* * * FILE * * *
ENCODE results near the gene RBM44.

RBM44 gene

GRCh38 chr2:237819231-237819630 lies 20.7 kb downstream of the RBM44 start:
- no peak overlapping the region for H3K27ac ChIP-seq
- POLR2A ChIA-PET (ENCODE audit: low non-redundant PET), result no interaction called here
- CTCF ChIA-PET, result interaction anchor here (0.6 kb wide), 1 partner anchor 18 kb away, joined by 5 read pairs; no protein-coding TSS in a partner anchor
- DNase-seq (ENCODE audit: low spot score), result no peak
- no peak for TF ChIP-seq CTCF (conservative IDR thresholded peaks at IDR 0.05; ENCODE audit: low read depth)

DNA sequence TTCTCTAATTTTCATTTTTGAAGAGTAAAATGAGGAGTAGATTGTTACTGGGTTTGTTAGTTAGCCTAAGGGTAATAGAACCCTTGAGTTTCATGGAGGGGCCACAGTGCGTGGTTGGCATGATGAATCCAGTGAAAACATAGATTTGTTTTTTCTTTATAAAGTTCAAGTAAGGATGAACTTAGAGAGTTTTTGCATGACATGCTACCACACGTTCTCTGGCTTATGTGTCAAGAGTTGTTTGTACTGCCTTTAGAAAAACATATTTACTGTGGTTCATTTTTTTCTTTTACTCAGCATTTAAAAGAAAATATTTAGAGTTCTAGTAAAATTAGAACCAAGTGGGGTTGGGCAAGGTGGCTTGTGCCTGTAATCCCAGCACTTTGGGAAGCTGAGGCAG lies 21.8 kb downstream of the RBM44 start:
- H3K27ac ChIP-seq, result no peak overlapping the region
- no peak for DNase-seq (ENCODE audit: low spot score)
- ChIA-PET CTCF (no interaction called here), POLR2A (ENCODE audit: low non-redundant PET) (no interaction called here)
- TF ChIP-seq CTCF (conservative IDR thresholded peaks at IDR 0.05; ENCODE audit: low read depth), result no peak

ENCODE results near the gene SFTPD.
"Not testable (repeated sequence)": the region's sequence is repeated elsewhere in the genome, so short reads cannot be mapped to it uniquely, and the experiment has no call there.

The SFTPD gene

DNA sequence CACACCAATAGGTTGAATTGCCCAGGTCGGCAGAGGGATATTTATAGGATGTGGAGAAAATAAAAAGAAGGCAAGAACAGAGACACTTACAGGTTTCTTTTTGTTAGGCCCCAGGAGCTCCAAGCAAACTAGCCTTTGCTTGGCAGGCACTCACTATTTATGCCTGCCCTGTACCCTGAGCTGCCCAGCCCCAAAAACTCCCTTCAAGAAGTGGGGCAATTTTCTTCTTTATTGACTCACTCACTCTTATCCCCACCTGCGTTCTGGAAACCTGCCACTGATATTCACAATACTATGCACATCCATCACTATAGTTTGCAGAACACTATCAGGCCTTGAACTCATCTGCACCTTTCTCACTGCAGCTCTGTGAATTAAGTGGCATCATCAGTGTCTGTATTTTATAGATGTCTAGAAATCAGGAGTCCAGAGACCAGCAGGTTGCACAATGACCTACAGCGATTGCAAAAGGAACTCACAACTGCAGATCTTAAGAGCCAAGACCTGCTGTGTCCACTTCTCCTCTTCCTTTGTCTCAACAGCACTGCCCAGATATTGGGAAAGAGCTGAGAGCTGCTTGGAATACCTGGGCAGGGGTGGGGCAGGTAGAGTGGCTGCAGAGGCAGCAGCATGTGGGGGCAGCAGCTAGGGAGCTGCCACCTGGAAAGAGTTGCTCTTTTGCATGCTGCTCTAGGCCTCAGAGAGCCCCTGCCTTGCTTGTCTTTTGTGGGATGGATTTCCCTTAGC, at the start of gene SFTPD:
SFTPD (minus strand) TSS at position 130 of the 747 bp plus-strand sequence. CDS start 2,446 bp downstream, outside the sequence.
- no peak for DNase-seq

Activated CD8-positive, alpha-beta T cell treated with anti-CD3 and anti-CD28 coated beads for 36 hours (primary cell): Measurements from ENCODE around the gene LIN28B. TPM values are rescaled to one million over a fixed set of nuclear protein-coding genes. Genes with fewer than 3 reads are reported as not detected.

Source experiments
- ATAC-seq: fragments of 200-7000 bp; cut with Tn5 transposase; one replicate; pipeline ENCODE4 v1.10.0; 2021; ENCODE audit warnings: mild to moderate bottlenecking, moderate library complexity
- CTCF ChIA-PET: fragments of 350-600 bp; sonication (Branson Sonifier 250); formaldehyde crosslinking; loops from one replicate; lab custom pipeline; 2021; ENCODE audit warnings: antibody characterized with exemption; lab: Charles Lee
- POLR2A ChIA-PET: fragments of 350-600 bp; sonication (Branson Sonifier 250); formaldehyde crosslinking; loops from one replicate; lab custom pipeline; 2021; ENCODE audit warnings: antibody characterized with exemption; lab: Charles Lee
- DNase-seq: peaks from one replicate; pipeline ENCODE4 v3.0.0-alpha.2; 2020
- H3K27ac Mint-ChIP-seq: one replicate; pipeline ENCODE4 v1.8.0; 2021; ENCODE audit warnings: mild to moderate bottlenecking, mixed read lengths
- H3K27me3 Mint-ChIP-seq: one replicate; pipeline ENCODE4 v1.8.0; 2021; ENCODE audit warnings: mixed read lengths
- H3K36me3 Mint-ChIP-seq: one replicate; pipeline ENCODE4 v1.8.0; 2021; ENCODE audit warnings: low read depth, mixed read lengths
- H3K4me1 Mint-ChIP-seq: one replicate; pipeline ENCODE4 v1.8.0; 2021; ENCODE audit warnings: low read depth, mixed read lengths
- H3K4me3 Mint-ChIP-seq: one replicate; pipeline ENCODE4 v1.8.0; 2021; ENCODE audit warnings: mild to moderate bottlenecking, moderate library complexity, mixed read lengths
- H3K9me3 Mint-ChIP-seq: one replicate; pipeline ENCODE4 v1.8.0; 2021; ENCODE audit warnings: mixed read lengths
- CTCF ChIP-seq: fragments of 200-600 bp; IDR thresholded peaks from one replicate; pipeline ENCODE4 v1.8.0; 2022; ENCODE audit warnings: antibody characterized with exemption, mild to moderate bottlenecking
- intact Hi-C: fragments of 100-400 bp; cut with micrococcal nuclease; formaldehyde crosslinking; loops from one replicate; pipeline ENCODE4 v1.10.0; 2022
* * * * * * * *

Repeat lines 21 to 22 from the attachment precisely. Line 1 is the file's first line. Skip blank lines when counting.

Source experiments
- ATAC-seq: fragments of 200-7000 bp; cut with Tn5 transposase; one replicate; pipeline ENCODE4 v1.10.0; 2021; ENCODE audit warnings: mild to moderate bottlenecking, moderate library complexity